Along Came a Spider

I was retrieving a book from our library when I spotted it: a brown spider, about four inches in diameter, darting out from under the closet door. 

"YEEGH!" I cried, stiffening in revulsion. The spider froze. I threw a book at it, but the creature was too quick, dodging the impromptu projectile easily. I grabbed my scale and attempted to drop it on the spider, but I missed again. The little beast retreated behind my bookshelves. 

I shrugged; there was nothing I could do but close the library door and hope I'd trapped it there. 

A couple of hours later, I confessed to Sylvia. 

"Don't go into the library," I said. 

"Why not?" she asked. 

"You'll be happier if you don't know." 

Her voice darkened with suspicion. 

"What do you mean? What did you do?" 

"It's not so much what I did as…what's in there."

"Oh my god, what? Are you lying? Is there a bug?" 

"There's a huge spider in there," I admitted. 


"I tried! It was too fast. I closed the door." 

"It'll just crawl under the door! Shove some towels in the crack!" 

I obeyed. And for a few days, I forgot about the spider. 

Until yesterday. 

Sylvia came down to the theatre room to work out. She won't tolerate what she calls "old people movies," so my plans to screen Wilson (Henry King, 1944), a Best Picture nominee about the life of Woodrow Wilson, 28th President of the United States, had to be altered; I decided to watch it in my office while Sylvia rode the exercise bike. Just at the point in the film where Wilson was deciding whether or not to allow himself to be drafted to run for Governor of New Jersey, I heard a plaintive wail from the theatre room:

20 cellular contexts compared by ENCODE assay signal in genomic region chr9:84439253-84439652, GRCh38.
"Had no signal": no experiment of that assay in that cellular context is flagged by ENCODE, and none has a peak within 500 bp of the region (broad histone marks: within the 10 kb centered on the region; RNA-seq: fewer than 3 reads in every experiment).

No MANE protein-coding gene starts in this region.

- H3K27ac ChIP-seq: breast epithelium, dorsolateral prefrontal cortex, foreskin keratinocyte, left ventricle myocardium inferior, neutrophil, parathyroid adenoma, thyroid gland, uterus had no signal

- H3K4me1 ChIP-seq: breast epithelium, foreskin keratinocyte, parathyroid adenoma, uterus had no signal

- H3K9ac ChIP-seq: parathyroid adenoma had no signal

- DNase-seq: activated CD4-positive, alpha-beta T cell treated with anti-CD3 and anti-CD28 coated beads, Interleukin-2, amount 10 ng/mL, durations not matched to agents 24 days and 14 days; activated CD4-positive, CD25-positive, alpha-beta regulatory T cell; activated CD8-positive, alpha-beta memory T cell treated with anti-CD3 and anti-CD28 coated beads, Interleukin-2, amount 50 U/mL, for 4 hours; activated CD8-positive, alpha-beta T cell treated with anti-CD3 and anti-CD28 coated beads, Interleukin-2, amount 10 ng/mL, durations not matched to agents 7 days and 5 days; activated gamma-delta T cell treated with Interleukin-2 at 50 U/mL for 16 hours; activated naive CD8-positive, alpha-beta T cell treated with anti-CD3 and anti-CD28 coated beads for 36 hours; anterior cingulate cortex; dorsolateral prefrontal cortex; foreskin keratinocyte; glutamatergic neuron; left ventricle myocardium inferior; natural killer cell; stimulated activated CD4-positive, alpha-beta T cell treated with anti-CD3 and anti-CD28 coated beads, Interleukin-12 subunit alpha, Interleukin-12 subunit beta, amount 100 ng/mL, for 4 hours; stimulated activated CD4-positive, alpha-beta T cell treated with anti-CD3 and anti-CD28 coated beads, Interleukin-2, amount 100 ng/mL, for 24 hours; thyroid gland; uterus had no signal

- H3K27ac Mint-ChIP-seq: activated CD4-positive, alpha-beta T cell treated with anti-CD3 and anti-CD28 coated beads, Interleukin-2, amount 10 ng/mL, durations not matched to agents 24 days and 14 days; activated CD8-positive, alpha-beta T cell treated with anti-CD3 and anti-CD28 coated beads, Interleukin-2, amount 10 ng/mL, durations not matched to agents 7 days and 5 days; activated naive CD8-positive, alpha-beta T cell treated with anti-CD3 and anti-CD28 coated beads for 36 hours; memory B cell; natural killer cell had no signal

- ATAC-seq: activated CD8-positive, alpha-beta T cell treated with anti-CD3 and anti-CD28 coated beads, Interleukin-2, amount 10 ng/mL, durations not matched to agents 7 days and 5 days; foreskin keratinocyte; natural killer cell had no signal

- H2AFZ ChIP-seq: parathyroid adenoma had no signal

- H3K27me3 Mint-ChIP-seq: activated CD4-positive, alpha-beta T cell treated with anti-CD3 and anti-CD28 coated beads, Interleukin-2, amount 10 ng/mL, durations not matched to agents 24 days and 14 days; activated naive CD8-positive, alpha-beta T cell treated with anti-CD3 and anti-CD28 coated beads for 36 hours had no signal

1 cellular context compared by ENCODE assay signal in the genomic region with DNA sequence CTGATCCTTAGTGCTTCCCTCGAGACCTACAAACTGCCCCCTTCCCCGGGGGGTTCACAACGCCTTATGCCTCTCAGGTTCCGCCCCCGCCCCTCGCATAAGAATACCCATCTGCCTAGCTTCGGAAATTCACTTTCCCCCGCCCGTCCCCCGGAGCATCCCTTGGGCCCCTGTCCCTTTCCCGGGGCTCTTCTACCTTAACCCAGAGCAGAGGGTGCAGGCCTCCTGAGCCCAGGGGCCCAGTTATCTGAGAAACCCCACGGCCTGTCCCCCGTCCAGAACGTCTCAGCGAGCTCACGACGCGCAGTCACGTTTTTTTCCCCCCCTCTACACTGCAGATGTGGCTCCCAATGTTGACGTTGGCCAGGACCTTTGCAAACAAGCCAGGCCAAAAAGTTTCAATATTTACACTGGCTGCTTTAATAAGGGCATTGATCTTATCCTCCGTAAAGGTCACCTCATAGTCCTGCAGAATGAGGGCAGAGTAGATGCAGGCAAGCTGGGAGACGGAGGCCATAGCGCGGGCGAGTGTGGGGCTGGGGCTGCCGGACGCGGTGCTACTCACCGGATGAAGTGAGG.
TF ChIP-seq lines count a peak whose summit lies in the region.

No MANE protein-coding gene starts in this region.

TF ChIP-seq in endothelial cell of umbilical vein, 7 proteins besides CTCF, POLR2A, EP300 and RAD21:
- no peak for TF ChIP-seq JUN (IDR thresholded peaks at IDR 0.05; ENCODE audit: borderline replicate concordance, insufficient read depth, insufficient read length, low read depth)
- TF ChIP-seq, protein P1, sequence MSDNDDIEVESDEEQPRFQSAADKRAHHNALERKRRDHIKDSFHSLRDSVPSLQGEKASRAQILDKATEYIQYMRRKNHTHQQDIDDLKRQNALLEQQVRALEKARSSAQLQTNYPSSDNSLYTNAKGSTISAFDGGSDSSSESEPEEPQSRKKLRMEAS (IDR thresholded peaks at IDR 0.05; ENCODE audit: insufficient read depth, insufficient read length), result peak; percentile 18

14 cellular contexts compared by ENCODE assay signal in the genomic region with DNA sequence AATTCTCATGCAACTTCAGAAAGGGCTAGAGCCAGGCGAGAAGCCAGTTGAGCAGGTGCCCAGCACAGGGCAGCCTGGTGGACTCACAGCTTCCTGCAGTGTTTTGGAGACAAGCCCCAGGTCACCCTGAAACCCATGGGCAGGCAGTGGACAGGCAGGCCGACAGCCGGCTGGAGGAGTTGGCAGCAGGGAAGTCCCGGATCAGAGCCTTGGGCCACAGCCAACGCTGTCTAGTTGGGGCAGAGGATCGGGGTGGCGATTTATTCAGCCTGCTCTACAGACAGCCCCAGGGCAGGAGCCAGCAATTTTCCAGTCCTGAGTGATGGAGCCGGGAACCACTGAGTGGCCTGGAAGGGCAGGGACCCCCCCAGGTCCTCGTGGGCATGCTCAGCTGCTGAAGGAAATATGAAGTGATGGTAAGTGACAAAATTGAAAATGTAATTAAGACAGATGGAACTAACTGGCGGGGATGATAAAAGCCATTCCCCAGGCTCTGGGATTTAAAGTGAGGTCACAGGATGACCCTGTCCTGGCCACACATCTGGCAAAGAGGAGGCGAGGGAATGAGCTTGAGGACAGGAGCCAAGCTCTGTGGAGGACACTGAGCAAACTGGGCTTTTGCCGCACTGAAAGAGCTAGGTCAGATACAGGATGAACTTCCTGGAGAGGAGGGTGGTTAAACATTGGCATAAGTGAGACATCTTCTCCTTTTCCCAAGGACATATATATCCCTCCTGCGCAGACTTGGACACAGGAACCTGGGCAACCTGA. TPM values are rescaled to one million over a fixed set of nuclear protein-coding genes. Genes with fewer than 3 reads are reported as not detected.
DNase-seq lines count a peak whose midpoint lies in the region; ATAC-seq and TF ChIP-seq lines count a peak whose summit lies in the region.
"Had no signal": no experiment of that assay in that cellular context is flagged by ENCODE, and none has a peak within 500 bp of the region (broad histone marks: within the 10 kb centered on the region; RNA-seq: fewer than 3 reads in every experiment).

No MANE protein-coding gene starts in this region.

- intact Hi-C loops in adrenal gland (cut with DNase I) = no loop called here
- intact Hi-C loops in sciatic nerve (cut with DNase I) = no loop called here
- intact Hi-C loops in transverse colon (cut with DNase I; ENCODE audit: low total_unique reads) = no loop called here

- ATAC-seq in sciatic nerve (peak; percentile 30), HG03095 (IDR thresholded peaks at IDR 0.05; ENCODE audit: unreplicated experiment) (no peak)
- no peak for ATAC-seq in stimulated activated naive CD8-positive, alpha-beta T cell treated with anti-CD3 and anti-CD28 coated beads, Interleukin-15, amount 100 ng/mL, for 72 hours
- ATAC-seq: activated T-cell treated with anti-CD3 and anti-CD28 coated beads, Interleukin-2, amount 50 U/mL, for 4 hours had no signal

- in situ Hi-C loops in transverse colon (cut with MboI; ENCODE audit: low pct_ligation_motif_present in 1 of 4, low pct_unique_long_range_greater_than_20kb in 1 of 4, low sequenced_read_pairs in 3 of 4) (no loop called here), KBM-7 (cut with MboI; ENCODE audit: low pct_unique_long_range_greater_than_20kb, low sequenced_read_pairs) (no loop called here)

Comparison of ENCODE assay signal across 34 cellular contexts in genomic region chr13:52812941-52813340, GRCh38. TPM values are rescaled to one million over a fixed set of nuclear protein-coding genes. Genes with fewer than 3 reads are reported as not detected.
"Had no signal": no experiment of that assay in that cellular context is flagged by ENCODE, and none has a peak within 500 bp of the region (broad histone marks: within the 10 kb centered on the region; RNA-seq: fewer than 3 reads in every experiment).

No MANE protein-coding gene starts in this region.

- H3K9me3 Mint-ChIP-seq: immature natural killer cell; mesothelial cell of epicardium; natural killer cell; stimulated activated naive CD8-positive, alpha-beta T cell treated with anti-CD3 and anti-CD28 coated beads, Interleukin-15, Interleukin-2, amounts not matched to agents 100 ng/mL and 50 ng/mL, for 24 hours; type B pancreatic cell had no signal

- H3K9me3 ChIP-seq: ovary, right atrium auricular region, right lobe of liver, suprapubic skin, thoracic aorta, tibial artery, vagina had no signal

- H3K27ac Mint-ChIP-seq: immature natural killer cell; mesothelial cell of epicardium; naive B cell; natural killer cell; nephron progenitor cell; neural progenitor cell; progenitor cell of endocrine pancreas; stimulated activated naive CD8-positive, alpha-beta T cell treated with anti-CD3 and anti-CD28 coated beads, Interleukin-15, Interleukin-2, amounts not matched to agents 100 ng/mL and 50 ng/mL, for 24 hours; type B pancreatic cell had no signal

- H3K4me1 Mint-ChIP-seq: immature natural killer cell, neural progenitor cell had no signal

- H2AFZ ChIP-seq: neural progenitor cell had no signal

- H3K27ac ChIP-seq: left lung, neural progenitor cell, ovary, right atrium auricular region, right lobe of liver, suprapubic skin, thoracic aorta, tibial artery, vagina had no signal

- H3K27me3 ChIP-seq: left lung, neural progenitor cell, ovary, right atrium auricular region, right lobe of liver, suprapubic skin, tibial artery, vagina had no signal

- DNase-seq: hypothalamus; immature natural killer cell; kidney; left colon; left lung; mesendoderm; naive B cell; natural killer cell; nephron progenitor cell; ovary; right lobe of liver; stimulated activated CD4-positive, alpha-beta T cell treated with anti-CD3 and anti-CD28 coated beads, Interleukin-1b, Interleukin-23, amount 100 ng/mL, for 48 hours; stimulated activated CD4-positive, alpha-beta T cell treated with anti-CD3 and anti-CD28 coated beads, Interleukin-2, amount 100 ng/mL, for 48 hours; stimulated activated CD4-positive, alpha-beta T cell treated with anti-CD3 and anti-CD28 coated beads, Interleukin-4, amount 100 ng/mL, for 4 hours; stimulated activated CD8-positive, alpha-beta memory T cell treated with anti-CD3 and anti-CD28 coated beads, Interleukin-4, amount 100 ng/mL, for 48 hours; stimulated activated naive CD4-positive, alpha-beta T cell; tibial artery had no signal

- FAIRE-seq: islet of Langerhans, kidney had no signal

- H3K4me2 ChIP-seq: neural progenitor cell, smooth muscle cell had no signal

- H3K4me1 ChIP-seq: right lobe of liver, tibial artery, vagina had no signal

I charged into the theatre room, imagining the worst, thinking that she must have caught a finger in the gears of the bike or perhaps was suffering a heart attack. 

But she was pointing at the floor. 


For a moment I was confused, having completely forgotten about the spider. But then I spotted the eight-legged fiend and gagged in revulsion: "URGH!" It really was an enormous beast, and my skin crawled at the sight of it. 

Sylvia couldn't stop shrieking. "WHAT ARE YOU DOING? KILL IT!" 

I flailed about for some kind of weapon, unwilling to stomp on it in my sock feet. I wound up grabbing the cardboard box I used to prime board game miniatures. Holding the box in two hands, I slammed it down atop the spider, squashing it into the carpet.